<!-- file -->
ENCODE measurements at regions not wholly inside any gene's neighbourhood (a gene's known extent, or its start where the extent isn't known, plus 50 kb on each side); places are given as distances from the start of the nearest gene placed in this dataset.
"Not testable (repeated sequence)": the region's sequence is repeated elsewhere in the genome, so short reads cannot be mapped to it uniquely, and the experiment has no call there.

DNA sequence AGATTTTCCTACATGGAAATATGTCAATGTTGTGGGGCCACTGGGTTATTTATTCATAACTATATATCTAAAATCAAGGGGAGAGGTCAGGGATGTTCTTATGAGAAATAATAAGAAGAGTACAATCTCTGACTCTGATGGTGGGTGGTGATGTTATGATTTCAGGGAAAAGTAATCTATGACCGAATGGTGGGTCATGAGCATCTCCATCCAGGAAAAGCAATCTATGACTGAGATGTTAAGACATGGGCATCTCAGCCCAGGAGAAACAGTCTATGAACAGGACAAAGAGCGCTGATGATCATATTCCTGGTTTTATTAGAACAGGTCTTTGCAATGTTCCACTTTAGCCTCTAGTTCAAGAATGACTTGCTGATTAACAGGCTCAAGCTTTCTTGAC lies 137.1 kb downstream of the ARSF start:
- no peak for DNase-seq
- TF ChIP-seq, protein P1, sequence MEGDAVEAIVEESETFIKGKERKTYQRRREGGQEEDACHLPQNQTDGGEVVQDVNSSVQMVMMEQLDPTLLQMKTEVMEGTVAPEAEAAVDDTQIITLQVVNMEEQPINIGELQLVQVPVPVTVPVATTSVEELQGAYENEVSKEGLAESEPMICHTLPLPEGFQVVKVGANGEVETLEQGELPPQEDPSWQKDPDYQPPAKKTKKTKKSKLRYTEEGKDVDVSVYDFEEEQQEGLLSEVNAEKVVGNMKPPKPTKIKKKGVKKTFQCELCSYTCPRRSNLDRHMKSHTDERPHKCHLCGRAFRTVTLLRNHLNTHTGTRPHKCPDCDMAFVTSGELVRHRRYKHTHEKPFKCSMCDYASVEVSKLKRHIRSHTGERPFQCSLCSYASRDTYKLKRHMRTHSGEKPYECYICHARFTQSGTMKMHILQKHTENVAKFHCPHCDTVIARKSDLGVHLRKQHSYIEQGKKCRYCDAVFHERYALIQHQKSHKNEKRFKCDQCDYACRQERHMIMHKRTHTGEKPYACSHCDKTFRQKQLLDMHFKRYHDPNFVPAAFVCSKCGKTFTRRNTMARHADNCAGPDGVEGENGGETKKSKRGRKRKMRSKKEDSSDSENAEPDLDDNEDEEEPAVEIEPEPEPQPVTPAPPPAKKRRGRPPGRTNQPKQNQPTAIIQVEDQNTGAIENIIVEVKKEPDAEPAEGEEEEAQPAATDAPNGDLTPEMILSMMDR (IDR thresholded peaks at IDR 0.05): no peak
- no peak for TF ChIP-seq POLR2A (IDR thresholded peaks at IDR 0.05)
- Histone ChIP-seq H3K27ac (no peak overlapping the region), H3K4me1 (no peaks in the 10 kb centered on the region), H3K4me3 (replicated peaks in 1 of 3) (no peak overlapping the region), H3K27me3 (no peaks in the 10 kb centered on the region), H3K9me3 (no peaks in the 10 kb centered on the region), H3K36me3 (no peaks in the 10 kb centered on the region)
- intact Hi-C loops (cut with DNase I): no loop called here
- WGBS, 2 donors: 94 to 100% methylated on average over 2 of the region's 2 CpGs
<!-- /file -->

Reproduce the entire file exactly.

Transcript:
ENCODE measurements at regions not wholly inside any gene's neighbourhood (a gene's known extent, or its start where the extent isn't known, plus 50 kb on each side); places are given as distances from the start of the nearest gene placed in this dataset.
"Not testable (repeated sequence)": the region's sequence is repeated elsewhere in the genome, so short reads cannot be mapped to it uniquely, and the experiment has no call there.

DNA sequence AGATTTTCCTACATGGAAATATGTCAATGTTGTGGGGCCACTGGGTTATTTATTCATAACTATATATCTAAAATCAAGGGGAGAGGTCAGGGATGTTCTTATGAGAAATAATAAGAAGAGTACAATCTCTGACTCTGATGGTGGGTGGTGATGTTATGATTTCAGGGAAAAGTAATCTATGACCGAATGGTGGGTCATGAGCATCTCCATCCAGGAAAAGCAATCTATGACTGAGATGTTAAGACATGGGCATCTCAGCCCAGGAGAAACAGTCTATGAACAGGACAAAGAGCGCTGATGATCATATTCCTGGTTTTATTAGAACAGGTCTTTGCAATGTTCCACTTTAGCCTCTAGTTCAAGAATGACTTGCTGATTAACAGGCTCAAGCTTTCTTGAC lies 137.1 kb downstream of the ARSF start:
- no peak for DNase-seq
- TF ChIP-seq, protein P1, sequence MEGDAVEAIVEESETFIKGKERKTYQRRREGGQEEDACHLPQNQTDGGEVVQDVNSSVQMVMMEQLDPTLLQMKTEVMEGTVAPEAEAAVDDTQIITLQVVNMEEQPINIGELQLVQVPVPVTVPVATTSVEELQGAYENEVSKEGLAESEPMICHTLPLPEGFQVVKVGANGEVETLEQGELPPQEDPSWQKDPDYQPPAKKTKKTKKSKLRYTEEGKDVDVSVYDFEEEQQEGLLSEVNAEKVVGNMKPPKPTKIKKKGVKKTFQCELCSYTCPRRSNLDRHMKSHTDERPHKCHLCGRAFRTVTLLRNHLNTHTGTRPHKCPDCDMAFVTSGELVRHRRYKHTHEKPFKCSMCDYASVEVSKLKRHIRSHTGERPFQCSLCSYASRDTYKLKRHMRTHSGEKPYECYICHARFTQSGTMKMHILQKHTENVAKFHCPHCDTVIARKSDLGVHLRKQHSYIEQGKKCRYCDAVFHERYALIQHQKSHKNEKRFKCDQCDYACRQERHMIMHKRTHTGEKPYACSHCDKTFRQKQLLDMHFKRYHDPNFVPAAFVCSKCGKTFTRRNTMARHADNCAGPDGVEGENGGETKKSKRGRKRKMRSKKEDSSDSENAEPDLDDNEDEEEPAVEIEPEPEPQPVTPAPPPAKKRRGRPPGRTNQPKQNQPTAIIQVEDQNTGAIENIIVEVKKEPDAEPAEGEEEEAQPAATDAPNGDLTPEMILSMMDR (IDR thresholded peaks at IDR 0.05): no peak
- no peak for TF ChIP-seq POLR2A (IDR thresholded peaks at IDR 0.05)
- Histone ChIP-seq H3K27ac (no peak overlapping the region), H3K4me1 (no peaks in the 10 kb centered on the region), H3K4me3 (replicated peaks in 1 of 3) (no peak overlapping the region), H3K27me3 (no peaks in the 10 kb centered on the region), H3K9me3 (no peaks in the 10 kb centered on the region), H3K36me3 (no peaks in the 10 kb centered on the region)
- intact Hi-C loops (cut with DNase I): no loop called here
- WGBS, 2 donors: 94 to 100% methylated on average over 2 of the region's 2 CpGs